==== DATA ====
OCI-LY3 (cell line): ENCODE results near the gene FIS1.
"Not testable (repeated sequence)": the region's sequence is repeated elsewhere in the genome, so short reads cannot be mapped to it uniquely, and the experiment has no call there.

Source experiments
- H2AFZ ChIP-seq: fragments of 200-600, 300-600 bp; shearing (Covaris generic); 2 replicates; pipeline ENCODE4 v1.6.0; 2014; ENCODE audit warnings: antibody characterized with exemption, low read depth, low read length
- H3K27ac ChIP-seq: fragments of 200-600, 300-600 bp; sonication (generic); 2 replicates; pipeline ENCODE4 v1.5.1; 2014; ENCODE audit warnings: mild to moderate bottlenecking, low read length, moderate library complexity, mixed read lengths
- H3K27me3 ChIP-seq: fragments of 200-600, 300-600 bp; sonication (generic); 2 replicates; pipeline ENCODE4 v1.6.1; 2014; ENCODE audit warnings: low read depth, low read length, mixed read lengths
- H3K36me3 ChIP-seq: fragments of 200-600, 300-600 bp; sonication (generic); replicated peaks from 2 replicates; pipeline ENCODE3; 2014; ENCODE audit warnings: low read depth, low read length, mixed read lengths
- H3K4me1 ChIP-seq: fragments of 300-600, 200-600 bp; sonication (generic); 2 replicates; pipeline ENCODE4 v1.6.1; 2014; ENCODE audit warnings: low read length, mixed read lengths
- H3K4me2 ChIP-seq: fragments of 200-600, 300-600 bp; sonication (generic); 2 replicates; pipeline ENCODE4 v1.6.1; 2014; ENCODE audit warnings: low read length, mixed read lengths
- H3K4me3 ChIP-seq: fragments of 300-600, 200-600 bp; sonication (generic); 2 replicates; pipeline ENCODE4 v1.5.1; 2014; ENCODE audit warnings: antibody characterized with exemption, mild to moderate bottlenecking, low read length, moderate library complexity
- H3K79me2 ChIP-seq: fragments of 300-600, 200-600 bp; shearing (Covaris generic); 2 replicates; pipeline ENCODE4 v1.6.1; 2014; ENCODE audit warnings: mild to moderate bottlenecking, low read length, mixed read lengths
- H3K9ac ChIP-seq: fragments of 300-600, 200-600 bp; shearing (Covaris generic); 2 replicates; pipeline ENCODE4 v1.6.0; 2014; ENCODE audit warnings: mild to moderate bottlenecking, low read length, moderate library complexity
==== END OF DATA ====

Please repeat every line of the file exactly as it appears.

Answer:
OCI-LY3 (cell line): ENCODE results near the gene FIS1.
"Not testable (repeated sequence)": the region's sequence is repeated elsewhere in the genome, so short reads cannot be mapped to it uniquely, and the experiment has no call there.

Source experiments
- H2AFZ ChIP-seq: fragments of 200-600, 300-600 bp; shearing (Covaris generic); 2 replicates; pipeline ENCODE4 v1.6.0; 2014; ENCODE audit warnings: antibody characterized with exemption, low read depth, low read length
- H3K27ac ChIP-seq: fragments of 200-600, 300-600 bp; sonication (generic); 2 replicates; pipeline ENCODE4 v1.5.1; 2014; ENCODE audit warnings: mild to moderate bottlenecking, low read length, moderate library complexity, mixed read lengths
- H3K27me3 ChIP-seq: fragments of 200-600, 300-600 bp; sonication (generic); 2 replicates; pipeline ENCODE4 v1.6.1; 2014; ENCODE audit warnings: low read depth, low read length, mixed read lengths
- H3K36me3 ChIP-seq: fragments of 200-600, 300-600 bp; sonication (generic); replicated peaks from 2 replicates; pipeline ENCODE3; 2014; ENCODE audit warnings: low read depth, low read length, mixed read lengths
- H3K4me1 ChIP-seq: fragments of 300-600, 200-600 bp; sonication (generic); 2 replicates; pipeline ENCODE4 v1.6.1; 2014; ENCODE audit warnings: low read length, mixed read lengths
- H3K4me2 ChIP-seq: fragments of 200-600, 300-600 bp; sonication (generic); 2 replicates; pipeline ENCODE4 v1.6.1; 2014; ENCODE audit warnings: low read length, mixed read lengths
- H3K4me3 ChIP-seq: fragments of 300-600, 200-600 bp; sonication (generic); 2 replicates; pipeline ENCODE4 v1.5.1; 2014; ENCODE audit warnings: antibody characterized with exemption, mild to moderate bottlenecking, low read length, moderate library complexity
- H3K79me2 ChIP-seq: fragments of 300-600, 200-600 bp; shearing (Covaris generic); 2 replicates; pipeline ENCODE4 v1.6.1; 2014; ENCODE audit warnings: mild to moderate bottlenecking, low read length, mixed read lengths
- H3K9ac ChIP-seq: fragments of 300-600, 200-600 bp; shearing (Covaris generic); 2 replicates; pipeline ENCODE4 v1.6.0; 2014; ENCODE audit warnings: mild to moderate bottlenecking, low read length, moderate library complexity